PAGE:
Update: Polish public media put into liquidation

5th January 2024
The new Polish government has put public media entities into liquidation, following a political dispute over the organisations.
Poland TVP
Flags of different channels in front of one of the buildings of Polish Television (TVP) in Warsaw. Credit: fotokon/iStock


  • Polish news channel TVP info was suspended for more than a week, after a change in its governance brought about by prime minister Donald Tusk.
  • The Polish President vetoed a bill related to the funding of public media, which proposed annual funding of 3 billion Złotys (~€ 689 Million).
  • The Culture Ministry announced that public media would be dissolved, due to lack of funding.
  • The legality of the liquidation of public media was the subject of heated debates.

– By Charlotte Pion 


The future of public service media in Poland remains unsettled, after a busy new year period, which saw the Polish President veto a bill related to media subsidies and the new coalition government put TVP into liquidation.

On 23 December, the President vetoed a bill put forward by the coalition related to state media subsidies, arguing that he did not agree with the allocation funds for “illegally seized public media”.

In reaction to this, the new Minister of Culture and representative of the National Treasury, Bartłomiej Sienkiewicz, announced on 27 December that TVP (Telewizja Polska), Polskie Radio, and the PAP (Polish Press Association) were put into liquidation.

Series of suspensions 

Since the Public Media Alliance’s (PMA) last report about the management of TVP being dismissed before Christmas, the broadcaster has continued to be a focus of public and political attention.

Shortly after the sit-in staged by the former populist PiS government at the headquarters of TVP, one of the public news channels, TVP info, was suspended, only broadcasting their logo for more than a week. On the 20 December, all programmes on this channel stopped broadcasting, along with the English-language news channel TVP World.  Shortly after the suspension of the channel, the director of TVP World announced on X (formerly Twitter) that he had been “relieved from his duties”.

The new government has been public in its ambition to reform TVP into an independent, impartial and pluralistic journalistic outfit. As claimed by many civil society organisations and media monitoring organisations for several years, TVP’s main evening news and the TVP Info channel have been critiqued as being used as propaganda tools for the PiS government. One of the reasons why the Coalition Party of Donald Tusk – the former President of the European Council – was elected in December is because of their commitment to return TVP to a source of “reliable information.”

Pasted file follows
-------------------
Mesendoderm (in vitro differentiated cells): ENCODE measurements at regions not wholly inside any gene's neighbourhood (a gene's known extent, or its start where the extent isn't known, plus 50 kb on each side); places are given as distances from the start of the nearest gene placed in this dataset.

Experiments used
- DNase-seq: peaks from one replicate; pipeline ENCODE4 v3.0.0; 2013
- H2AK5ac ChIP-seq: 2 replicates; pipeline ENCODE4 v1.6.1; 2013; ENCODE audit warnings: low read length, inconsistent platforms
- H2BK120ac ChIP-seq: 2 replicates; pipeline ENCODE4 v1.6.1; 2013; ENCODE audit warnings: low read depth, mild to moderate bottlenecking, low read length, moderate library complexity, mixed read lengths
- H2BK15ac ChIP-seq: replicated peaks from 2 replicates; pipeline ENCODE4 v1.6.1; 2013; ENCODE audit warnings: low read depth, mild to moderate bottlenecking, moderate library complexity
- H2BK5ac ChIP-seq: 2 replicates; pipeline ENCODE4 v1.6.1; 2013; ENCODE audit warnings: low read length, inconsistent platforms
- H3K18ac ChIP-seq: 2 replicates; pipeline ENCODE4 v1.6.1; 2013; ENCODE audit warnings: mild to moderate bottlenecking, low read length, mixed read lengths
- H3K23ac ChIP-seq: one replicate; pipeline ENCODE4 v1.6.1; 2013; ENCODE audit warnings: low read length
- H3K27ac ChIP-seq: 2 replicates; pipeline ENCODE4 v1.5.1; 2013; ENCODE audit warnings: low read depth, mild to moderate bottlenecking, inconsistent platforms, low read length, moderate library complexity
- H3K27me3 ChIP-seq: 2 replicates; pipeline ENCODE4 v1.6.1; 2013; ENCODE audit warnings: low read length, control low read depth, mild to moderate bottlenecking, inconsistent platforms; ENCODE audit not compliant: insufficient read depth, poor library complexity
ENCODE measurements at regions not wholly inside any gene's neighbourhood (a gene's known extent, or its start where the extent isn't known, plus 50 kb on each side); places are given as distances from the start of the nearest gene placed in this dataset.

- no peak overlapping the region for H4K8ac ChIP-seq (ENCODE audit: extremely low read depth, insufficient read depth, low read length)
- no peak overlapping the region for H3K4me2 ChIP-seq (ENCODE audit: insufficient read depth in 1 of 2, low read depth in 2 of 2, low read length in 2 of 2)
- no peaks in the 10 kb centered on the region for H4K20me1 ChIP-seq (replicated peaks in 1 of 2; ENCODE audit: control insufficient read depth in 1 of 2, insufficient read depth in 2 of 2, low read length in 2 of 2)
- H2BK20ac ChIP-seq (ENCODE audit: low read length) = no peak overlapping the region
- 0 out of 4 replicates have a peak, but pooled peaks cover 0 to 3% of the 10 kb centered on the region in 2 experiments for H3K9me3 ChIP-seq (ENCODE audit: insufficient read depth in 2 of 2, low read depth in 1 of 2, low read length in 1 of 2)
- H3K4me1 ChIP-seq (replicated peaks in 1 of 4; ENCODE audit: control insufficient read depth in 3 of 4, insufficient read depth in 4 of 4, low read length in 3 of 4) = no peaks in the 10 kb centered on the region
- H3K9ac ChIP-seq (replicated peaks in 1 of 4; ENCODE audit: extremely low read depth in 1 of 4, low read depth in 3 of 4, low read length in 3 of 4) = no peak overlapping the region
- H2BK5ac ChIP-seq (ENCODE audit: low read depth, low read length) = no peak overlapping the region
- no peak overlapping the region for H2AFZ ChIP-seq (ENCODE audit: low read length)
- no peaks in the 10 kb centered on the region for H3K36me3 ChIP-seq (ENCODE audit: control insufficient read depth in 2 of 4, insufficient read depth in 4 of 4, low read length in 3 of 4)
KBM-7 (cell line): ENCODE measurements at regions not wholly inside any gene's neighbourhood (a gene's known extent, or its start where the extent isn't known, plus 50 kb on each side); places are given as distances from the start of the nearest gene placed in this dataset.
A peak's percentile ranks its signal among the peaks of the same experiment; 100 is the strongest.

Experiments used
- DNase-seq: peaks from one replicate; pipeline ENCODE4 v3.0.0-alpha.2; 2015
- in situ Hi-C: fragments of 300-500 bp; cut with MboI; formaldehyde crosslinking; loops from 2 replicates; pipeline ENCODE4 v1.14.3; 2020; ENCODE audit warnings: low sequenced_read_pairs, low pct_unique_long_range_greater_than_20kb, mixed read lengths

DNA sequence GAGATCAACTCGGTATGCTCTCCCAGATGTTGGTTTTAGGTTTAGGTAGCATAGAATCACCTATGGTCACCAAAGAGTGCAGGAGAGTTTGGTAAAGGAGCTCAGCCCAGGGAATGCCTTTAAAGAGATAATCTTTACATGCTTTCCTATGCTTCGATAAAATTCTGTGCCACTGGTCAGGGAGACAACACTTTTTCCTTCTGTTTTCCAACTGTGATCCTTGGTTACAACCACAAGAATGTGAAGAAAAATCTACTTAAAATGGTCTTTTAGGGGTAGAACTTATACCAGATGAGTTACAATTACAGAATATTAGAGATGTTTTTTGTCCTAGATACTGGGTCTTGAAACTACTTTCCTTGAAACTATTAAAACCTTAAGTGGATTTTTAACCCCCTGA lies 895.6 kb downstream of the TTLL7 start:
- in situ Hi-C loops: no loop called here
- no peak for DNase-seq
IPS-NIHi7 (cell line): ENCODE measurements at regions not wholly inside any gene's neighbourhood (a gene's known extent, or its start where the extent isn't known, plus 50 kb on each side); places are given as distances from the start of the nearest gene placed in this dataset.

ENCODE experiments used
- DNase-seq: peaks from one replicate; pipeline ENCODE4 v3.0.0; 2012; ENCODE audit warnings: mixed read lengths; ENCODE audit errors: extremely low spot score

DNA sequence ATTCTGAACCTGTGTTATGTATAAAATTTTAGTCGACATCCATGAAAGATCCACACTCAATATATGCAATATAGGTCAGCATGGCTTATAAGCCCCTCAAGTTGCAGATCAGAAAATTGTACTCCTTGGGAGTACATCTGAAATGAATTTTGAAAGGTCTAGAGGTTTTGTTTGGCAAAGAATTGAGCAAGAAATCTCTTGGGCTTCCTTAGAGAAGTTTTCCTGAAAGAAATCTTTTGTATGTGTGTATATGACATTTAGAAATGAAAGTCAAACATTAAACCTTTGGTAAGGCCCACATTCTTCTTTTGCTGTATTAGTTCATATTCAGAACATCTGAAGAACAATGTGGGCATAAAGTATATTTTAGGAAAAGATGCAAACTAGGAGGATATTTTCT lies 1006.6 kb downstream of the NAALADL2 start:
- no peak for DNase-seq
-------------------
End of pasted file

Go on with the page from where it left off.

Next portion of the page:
TVP Info started broadcasting again on 29 December at 19:30 with the evening news bulletin, already displaying a new graphic image. The presenter told viewers the relaunched service “would now give voice to all sides and would aim to unite Poles rather than divide them.”, reported BTN.

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Turbulent end of the year for public media

The situation facing public media did not end with the resumption of the news channel.

On 23 December, President Andrzej Duda vetoed a government bill related to the budget for 2024. In a statement following his decision, he said that he “decided to veto the budget-related act, which includes 3 billion Złotys for public media,” and argued, “There cannot be consent to this in view of the flagrant violation of the constitution and the principles of a democratic state of law. Public media must first be repaired honestly and legally.” It is the first time that the President used his power to veto to counter the initiatives of Donald Tusk’s administration.

In reaction to the President’s decision, the Minister of Culture Bartłomiej Sienkiewicz, signed an order to liquidate state media. “In connection with the decision of the President of the Republic of Poland to stop funding public media, I have decided to liquidate Telewizja Polska S.A., Polskie Radio S.A., and Polska Agencja Prasowa S.A.,” announced Mr Sienkiewicz.

The new government said that such action would give more protection to Poland’s public media companies from the ensuing political dispute. It would also allow the broadcasters to continue functioning while working on reforms. Putting these companies into liquidation was also described as a way to avoid mass lay-offs despite the lack of funding.

The minister also emphasised that the liquidation of state media may be withdrawn at any time by the owner/liquidator.